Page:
Thursday, 29 August 2019
Elves as Tourists
I have spent the last week on holiday in rural Britain. What this tends to mean these days, whichever county you are in (be it Devon, Dorset, Derbyshire or Dumfries) is a kind of bourgeois paradise of delightful rented cottages in picturesque chocolate-box villages full of antique shops, grand old country pubs (all of which seem to be called the White Horse, the White Hart, the Turk's Head or the Fox and Hounds), smart cafe-bars, boutiquey art galleries and impeccably preserved medieval churches and castles. I was going to say that the only difference you get between Scotland and England in this respect is that in the former there's also whisky distilleries - but you also get them in England now as well.
I love exploring my country, which manages to pack astonishing variety and regional flavour into a pretty tiny and absurdly densely-populated space. But I am always struck, when I do so, by the feeling that there is something deeply weird and possibly morally corrupting (in some sense I can't quite identify) about a billion posh people suddenly descending on picturesque pastoral locations every weekend and school holiday and transforming them into their own idealised versions of country living. And that's not to mention all those who choose to retire to such locations, or use them as second homes, or even live in them but spend all their time commuting to the nearest city. Bourgeois people running the show in urban Britain, you sort of expect, but there's something galling about them doing it in the countryside too.
Speaking to relatives (a branch of my family live in one of the most famously picturesque areas of the country), the thing that annoys them is not so much that all this enforced poshness pushes up the cost of living and particularly the cost of housing - though that does, of course, annoy them. It's that it makes them feel like outsiders in their own homeland - their own community activities and their own tastes being drowned in a sea of middle-class frivolity. Where once they had pride in their jobs, their social circles and their roots, they are now forced to dance attendance on the capricious tastes of their society's elites in order to scrape what living they can in the service industry. Nobody ever asked them if they wanted that. It just sort of happened.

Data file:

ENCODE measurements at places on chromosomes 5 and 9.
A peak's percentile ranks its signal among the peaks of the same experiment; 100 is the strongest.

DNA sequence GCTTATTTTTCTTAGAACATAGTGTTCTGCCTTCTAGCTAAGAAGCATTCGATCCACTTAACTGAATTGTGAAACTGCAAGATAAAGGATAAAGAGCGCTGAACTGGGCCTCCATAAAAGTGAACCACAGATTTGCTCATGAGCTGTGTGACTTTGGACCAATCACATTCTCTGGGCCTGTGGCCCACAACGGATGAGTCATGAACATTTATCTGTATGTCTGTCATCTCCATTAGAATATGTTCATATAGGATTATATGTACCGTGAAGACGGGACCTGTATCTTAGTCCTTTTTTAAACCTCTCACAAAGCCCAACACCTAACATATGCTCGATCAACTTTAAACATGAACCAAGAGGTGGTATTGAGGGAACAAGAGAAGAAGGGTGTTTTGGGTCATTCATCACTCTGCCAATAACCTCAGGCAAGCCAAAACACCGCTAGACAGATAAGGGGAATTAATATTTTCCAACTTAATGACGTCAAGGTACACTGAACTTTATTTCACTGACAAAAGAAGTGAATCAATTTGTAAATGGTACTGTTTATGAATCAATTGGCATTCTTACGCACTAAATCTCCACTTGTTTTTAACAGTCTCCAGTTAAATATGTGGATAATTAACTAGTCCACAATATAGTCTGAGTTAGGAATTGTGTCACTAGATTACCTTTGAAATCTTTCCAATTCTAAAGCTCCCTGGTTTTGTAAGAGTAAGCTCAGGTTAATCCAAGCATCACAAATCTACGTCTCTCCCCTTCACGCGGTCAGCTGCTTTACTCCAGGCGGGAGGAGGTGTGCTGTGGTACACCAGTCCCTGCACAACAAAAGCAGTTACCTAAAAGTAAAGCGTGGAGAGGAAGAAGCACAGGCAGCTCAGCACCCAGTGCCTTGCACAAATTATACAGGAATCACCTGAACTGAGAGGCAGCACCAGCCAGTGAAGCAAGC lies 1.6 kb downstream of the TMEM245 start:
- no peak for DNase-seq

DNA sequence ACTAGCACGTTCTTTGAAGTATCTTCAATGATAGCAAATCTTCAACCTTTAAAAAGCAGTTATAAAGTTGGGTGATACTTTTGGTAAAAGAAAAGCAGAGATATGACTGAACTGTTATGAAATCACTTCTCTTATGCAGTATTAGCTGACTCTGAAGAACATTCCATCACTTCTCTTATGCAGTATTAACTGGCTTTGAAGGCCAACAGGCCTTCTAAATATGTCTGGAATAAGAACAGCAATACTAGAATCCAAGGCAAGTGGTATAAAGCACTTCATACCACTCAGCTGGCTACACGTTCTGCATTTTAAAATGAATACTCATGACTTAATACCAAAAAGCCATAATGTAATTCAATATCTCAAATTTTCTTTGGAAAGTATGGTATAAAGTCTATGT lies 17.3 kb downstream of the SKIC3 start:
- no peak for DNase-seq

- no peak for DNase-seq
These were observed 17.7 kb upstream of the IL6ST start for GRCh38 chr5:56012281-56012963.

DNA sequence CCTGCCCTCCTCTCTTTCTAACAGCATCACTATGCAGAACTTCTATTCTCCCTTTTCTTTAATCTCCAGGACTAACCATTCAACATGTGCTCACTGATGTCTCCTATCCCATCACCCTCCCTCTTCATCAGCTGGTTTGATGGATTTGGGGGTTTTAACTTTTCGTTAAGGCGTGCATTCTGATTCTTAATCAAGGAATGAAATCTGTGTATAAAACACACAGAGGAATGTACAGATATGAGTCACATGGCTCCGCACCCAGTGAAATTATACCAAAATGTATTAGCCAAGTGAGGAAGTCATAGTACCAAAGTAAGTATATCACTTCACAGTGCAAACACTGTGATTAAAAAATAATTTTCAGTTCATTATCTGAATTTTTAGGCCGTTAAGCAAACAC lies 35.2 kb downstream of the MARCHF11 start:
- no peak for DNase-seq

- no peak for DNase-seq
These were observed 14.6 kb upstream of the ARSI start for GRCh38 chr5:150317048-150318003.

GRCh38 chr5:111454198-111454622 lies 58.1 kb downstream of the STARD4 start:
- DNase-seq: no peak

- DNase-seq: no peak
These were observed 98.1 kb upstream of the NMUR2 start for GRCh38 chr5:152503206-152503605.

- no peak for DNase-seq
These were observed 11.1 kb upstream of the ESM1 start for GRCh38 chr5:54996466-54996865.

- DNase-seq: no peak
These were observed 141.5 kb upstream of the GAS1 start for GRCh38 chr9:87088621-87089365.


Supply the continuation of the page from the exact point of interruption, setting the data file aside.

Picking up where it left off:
Thinking about all this got me imagining a world in which elves visit human societies as tourists. Much as a modern wealthy person visits rural areas in his own country or goes on a grand tour of South East Asia or Latin America, elves - richer, more powerful, more educated - might also choose to savour the texture of life on a lower rung among the humans, so to speak. And if they did it often enough, entire human settlements - maybe entire human regions - would develop to cater to these visitors. Their economies would come to revolve around pleasing the whims of their eccentric and capricious overlords. Their local delicacies would be tweaked to suit the elven taste buds. Their young men and women would learn to exaggerate whatever characteristics the elves found attractive. They would begin producing pastiches of elven goods to make their visitors feel at home. They would all have to learn elven. They would even end up giving up their "charming and rustic" homes for periods of time so that elves could get to experience life at a different pace. They would become essentially parasitic and utterly reliant upon the elven tourist gold piece. Maybe, in time, they would lose any sense of connection with their own cultural practices, performing them rather as quanit, superficial museum pieces for the entertainment of their visitors.
The question then becomes: how does one make such a campaign setting dynamic? The possibility that first pops into my head is what happens when suddenly one day, the tourists stop coming? Now these people, who have spent generations catering only to the pleasures of the elves, find themselves horribly exposed to reality - and without anybody to protect them.